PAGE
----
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Expect a dirty fight between Sarkozy and Hollande

Official campaign posters for French President Nicolas Sarkozy (R) and Socialist Party candidate Francois Hollande. Photo: REUTERS/Philippe Wojazer

The French take their elections seriously. Look at the over 80% turnout in this first round of elections and then voters have to do it all again in two weeks time as battle-scarred Nicolas Sarkozy takes on the softer, untried Francois Hollande, the man tipped to snatch his job.

What they say here is that you vote with your heart in the first round of elections (and that may account for the unexpectedly high result for ultra right wing Marine Le Pen who took almost one in five of the votes cast) and with your head in the second round.

But maybe voters have had enough of being sensible after five tough economic years?

French election results:

President Sarkozy likes to come first and he did in this round of voting but not in the way he wanted.

He became the first incumbent president to come in second, trailing his rival by nearly 2% and that does not bode well for him. Particularly as most polls give Hollande an even bigger lead in the final result.

Nicolas Sarkozy is just under 2% behind Francois Hollande. Credit: REUTERS/Yves Herman

Maybe that is why a rather chipper Sarkozy took in all on the chin when the exit polls came through and blamed the result on the fact the people are suffering in this time of economic crisis.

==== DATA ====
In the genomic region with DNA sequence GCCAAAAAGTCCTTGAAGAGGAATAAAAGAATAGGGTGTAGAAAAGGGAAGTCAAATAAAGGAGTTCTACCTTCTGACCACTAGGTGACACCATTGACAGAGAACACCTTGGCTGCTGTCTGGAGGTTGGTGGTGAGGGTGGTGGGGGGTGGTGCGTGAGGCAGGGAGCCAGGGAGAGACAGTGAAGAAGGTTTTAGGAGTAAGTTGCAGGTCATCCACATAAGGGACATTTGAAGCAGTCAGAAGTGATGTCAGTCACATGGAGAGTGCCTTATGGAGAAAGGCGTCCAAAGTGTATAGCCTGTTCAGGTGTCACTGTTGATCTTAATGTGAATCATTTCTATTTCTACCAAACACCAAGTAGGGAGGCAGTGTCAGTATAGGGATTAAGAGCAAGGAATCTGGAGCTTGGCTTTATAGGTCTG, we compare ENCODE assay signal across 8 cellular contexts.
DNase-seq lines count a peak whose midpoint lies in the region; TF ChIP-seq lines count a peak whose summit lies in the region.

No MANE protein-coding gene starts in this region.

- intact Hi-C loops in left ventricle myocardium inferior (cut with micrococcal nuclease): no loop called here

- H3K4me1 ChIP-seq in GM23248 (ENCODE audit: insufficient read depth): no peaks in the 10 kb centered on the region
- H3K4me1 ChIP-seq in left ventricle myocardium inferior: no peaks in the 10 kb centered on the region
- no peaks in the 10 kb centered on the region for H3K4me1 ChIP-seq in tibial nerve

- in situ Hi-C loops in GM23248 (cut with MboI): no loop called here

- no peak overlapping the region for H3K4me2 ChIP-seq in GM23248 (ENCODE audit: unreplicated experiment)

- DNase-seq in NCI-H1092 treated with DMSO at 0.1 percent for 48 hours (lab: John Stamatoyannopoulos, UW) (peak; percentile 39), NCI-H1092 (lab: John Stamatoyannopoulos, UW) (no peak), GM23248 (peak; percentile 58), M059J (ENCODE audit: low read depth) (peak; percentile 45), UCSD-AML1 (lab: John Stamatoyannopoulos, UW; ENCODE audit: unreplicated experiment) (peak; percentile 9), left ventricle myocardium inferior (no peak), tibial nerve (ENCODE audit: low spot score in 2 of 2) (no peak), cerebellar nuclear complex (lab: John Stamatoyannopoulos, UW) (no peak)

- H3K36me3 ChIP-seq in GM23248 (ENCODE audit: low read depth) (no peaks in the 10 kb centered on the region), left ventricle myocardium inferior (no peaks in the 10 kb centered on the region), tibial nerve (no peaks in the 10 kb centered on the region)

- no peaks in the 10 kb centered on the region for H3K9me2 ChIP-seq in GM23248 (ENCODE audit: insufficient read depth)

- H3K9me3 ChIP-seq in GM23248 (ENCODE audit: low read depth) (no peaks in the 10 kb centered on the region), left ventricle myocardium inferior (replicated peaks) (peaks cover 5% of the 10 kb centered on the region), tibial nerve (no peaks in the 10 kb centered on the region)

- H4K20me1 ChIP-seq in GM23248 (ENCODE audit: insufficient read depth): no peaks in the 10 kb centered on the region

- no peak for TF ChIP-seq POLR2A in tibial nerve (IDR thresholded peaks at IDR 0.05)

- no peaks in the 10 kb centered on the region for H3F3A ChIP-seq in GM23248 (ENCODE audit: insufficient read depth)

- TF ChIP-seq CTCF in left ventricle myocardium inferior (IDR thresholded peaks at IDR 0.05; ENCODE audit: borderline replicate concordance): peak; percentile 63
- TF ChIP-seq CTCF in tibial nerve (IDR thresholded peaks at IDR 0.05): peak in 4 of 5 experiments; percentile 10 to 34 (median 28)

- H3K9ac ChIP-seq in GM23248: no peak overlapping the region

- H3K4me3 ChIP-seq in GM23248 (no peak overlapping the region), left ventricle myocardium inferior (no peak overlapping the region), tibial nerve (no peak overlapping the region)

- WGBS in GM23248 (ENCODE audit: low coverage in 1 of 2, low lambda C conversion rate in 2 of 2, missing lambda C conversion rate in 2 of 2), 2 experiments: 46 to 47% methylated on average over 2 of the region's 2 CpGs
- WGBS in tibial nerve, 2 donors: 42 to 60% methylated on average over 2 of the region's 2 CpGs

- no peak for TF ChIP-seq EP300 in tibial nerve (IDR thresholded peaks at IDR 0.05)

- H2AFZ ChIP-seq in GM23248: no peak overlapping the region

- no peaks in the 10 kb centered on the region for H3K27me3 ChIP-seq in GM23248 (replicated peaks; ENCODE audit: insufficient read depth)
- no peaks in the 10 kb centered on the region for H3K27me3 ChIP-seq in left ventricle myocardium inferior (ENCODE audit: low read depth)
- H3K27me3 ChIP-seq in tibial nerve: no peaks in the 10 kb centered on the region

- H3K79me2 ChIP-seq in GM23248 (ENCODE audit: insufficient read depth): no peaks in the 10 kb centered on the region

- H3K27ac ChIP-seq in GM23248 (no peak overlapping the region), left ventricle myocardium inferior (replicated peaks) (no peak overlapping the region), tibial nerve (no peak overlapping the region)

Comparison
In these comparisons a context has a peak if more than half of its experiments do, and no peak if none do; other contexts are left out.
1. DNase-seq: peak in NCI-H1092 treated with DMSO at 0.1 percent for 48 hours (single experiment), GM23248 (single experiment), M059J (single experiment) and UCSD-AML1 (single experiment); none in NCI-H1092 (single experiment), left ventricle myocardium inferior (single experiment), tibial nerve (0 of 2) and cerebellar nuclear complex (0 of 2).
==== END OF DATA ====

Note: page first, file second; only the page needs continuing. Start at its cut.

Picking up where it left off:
"I understand these worries" he told his supporters and then promptly challenged his rival to three debates in the next two weeks perhaps hoping that the less charismatic man would wilt under the pressure.

Hollande is a bit of a John Major figure. He does not immediately inspire his audience with great oratorical gymnastics, he looks a bit diffident. But those who know him well say he has great warmth, wit and intelligence.

Francois Hollande is not seen as an inspirational candidate by many. Credit: REUTERS/Jacky Naegelen

He used to have a rather unfortunate nickname at about the time a leading French politician described him as less well known that Francois Mitterand's Labrador.

He was known as Monsieur Flamby. A Flamby, as I illustrated this morning on Daybreak is like a creme caramel; sweet, wobbly and doesn't look like it could stand up to pressure.

Well, since then the man who would be France's first Socialist president in 17 years has hardened up considerably. He has lost weight but more importantly, his supporters know exactly what he wants to do, for example, on tax.

He proposes a 75% tax rate for the very wealthy - those earning over a million euros. Frankly you can hear George Osborne fanning himself at the thought.

But this sort of policy could be a game changer particularly among the crucial young voters who are being seriously affected by austerity measures and the near 10% unemployment rate.

The papers this morning all talk about what happens next to the Le Pen votes as all the other eight first round candidates fall by the wayside and let their supporters choose between the front runners.

Where Marine Le Pen's votes go in the run-off will be crucial in deciding who wins the election. Credit: REUTERS/Pascal Rossignol

It is not a foregone conclusion that Le Pen's votes will go to Sarkozy, despite them both being right wing. In fact the estimates are only about 40% will.

The votes to Le Pen were, in part, a protest vote and 25% could go to Hollande which will really shake things up.

Le Figaro's headline this morning said that Marine Le Pen's "breakthrough" would boost the second round and that is true.

Expect a dirty fight over the next two weeks.

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